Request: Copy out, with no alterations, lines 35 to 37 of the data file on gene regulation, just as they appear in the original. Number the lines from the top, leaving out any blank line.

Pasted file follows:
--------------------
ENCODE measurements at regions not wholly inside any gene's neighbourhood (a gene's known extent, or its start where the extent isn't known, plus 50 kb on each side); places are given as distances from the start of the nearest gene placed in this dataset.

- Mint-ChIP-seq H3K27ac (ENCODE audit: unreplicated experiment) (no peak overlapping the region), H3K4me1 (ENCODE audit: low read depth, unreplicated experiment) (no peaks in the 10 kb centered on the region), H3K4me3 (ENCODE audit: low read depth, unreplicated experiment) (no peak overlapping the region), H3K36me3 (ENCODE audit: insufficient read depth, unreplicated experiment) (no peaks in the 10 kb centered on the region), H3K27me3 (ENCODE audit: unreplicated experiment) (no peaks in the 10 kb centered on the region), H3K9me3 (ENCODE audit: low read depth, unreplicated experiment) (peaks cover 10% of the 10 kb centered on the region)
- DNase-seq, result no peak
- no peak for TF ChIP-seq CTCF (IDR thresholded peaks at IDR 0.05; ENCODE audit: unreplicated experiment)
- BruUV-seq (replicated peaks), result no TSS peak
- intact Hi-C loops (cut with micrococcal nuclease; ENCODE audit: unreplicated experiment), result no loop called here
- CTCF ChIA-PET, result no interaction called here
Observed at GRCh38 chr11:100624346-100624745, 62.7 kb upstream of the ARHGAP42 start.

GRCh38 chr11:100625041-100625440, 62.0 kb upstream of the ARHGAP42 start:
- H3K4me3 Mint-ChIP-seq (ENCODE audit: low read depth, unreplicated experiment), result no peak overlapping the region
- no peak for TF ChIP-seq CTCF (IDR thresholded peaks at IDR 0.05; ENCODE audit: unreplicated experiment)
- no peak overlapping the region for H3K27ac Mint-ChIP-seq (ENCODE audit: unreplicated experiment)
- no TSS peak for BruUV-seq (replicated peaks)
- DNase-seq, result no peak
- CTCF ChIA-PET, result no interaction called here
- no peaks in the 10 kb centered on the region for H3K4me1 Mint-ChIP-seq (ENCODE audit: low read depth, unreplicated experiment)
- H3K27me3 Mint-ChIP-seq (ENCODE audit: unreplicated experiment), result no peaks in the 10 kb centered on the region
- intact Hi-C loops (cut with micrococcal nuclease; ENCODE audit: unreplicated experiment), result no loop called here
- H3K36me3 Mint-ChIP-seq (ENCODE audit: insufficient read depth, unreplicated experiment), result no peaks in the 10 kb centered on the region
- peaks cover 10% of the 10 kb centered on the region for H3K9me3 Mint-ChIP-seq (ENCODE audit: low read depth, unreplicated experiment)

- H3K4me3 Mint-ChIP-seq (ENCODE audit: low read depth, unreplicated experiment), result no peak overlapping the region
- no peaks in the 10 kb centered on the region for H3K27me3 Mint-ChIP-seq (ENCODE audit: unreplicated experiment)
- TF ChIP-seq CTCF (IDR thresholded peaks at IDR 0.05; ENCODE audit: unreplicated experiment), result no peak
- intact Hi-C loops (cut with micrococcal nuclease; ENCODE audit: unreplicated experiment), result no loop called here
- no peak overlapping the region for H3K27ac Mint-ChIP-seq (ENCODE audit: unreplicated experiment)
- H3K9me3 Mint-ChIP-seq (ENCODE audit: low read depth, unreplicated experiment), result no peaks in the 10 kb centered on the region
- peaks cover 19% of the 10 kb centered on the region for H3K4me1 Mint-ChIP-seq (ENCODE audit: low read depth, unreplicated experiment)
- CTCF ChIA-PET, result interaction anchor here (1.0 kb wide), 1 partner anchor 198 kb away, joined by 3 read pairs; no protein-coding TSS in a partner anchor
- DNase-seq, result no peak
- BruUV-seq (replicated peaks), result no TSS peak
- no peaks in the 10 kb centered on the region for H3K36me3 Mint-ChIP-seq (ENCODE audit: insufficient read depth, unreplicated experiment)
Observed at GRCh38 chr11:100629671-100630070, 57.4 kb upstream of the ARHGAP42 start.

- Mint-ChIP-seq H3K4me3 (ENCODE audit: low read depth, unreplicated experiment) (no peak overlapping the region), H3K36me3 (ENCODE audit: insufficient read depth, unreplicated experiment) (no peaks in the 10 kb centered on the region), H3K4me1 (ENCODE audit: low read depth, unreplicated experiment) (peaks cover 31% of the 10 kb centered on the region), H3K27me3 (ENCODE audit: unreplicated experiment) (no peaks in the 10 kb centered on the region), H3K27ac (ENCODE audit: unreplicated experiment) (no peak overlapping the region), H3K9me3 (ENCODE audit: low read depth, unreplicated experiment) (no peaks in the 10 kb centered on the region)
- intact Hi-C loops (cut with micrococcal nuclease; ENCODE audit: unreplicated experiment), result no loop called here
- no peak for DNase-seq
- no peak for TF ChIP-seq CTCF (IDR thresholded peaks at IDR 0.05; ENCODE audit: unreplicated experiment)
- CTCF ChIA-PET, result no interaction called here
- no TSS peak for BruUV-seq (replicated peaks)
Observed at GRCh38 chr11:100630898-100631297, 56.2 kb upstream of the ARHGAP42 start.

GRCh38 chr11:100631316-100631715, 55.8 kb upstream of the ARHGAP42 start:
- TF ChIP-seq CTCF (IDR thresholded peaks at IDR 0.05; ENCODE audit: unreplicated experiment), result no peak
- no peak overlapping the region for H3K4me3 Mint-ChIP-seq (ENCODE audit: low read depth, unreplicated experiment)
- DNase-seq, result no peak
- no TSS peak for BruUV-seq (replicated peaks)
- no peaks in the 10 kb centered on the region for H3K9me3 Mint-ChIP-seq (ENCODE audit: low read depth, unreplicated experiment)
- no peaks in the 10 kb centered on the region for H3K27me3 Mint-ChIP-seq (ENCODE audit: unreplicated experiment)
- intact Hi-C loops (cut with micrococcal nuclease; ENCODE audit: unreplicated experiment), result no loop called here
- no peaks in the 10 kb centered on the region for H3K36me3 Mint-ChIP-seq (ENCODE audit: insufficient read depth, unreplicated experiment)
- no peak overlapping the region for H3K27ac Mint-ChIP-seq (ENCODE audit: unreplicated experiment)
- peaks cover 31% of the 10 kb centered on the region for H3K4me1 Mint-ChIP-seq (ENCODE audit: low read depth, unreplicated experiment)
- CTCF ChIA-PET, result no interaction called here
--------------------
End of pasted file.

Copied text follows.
- no peak for DNase-seq
- no peak for TF ChIP-seq CTCF (IDR thresholded peaks at IDR 0.05; ENCODE audit: unreplicated experiment)
- CTCF ChIA-PET, result no interaction called here